This year’s data model
Since there are no industry-standard approaches to product requirements, most PM organizations improvise the data model for product requirements. As with any data model, over time, requirements information evolves. Even though PM teams craft their own data models, these evolutions seem to be pointing in some common directions.

Therefore, I’ll be writing a couple of posts about these evolutions in the PM data model. Right now, my data is very impressionistic. Whether or not this topic turns into some serious research, I’d be interested in hearing what you, Dear Reader, think about the requirements data model. Please voice your agreement or disagreement to the Comments section of this post.

Sometimes, these common directions in the requirements data model reflect outside efforts at standardization. For example, the Six Sigma approach suggests that you should track particular kinds of information. If you’re in the minority of product managers who use a requirements tool, you’ll have a data model suggested for you, in the design of the tool itself. (Though you’ll need to morph that data model into your own version, which is one reason why customization options are critical for requirements tool adoption.)

In many cases, a common puzzle facing product managers inspires similar solutions. One such conundrum is, "What makes one person interested in our technology, and another person not interested?" The corollary to this question is, "For whom are we really designing this technology, and do we know how to market and sell to them?"

Product managers on a role
The knee-jerk response is to look at a particular vertical, which leads to statements like, "We provide products and services for the financial services industry." Unfortunately, this is the wrong response.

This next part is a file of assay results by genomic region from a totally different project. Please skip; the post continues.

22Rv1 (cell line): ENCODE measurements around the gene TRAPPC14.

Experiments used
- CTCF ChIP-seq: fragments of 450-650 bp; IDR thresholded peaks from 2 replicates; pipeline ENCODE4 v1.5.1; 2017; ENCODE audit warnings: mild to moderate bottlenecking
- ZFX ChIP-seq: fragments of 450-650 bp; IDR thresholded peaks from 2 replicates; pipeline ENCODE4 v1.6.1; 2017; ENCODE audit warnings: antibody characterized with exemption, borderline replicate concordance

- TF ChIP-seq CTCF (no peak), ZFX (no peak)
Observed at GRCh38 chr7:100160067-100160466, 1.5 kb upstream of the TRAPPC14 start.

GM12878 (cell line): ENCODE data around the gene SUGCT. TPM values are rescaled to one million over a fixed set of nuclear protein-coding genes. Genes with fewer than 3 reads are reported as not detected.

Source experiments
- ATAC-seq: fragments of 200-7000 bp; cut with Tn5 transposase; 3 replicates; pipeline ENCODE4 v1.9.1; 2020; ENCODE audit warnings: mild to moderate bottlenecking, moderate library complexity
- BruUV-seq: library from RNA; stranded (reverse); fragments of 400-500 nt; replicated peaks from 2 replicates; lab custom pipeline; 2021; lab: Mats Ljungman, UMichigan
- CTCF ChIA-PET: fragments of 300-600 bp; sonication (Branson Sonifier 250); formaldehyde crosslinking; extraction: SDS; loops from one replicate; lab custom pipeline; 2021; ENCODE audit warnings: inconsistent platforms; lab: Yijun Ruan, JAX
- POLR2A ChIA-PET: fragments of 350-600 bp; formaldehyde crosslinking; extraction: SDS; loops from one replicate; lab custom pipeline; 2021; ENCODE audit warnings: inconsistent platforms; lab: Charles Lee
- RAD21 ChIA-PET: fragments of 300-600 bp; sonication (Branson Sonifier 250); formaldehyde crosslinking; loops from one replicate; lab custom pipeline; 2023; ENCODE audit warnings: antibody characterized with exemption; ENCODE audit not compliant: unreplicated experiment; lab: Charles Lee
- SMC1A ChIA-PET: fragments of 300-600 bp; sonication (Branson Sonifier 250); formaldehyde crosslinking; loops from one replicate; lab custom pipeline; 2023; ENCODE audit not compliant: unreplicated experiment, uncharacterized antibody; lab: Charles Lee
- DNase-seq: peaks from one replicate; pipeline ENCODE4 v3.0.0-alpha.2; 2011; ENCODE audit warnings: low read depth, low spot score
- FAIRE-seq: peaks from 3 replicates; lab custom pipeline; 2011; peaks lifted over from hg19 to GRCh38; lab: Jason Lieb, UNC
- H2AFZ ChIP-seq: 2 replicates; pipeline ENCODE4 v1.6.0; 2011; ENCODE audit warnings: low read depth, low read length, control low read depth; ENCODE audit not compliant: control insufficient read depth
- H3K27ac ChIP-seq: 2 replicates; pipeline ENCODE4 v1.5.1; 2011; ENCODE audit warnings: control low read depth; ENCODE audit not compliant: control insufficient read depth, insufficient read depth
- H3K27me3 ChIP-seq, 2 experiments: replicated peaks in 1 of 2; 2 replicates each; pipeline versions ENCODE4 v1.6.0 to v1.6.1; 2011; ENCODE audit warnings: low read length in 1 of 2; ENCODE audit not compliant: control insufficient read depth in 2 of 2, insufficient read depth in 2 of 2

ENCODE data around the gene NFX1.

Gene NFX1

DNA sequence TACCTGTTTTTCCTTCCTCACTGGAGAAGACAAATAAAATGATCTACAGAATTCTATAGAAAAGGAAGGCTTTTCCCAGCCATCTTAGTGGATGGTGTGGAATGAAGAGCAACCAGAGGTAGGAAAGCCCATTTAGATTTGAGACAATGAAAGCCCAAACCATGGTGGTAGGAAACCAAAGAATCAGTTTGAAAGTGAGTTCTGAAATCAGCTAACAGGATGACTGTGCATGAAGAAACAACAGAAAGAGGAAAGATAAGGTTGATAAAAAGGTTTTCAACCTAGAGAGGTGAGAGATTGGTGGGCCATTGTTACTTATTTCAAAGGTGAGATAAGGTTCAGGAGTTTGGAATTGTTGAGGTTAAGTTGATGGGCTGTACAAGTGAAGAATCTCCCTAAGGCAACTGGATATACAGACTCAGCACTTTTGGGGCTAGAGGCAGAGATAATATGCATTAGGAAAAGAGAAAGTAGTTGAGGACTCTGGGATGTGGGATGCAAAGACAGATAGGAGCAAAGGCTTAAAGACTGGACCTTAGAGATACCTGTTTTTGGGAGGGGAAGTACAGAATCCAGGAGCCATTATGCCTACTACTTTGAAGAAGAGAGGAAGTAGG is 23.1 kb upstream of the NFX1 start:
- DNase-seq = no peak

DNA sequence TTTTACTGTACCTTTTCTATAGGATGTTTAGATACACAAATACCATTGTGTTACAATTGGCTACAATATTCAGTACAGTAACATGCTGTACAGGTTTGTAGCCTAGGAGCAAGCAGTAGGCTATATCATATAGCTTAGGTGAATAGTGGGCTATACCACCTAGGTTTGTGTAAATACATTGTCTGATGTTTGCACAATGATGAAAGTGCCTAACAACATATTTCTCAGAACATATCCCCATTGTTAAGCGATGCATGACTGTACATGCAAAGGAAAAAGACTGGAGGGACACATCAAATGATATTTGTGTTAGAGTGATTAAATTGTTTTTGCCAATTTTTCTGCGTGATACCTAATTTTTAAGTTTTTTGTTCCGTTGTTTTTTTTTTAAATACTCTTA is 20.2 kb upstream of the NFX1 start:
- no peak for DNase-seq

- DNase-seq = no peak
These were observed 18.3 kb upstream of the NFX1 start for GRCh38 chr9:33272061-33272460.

To continue this example, the target customer for accounting software is, not surprisingly, an accountant. Plenty of people with that job description work in big accounting firms like KPMG or Ernst & Young, but they’re not the only people who work in those companies. Accounting is a universal activity, so you’ll also find plenty of accountants outside these firms. So, to what extent is it useful to say that you "provide products and services for the financial services industry"?

Perhaps the industry colors the tasks an accountant performs. An accountant for Archer Daniels Midland might have a different set of responsibilities, and an entirely different way of working, than an accountant for a local car dealership.

While that may be true, it’s just as likely that accounting work varies by geography more than industry. An accountant in Heidelberg, for example, follows a different set of financial regulations than an accountant in Topeka.

Therefore, an increasing number of requirements discussions start with roles, not industries. Of course, verticals are important, but they’re not the starting point. Verticals determine opportunities in that market, and they also shape the role, to varying extents. (For example, compare product management itself in the pharmaceutical and technology industries.)

If you really want to know answer the question, "For whom are we designing this stuff?" you’ll look at the role first. Still, it’s most people’s first instinct to answer by vertical. Go ahead, grab a random person in your company and ask.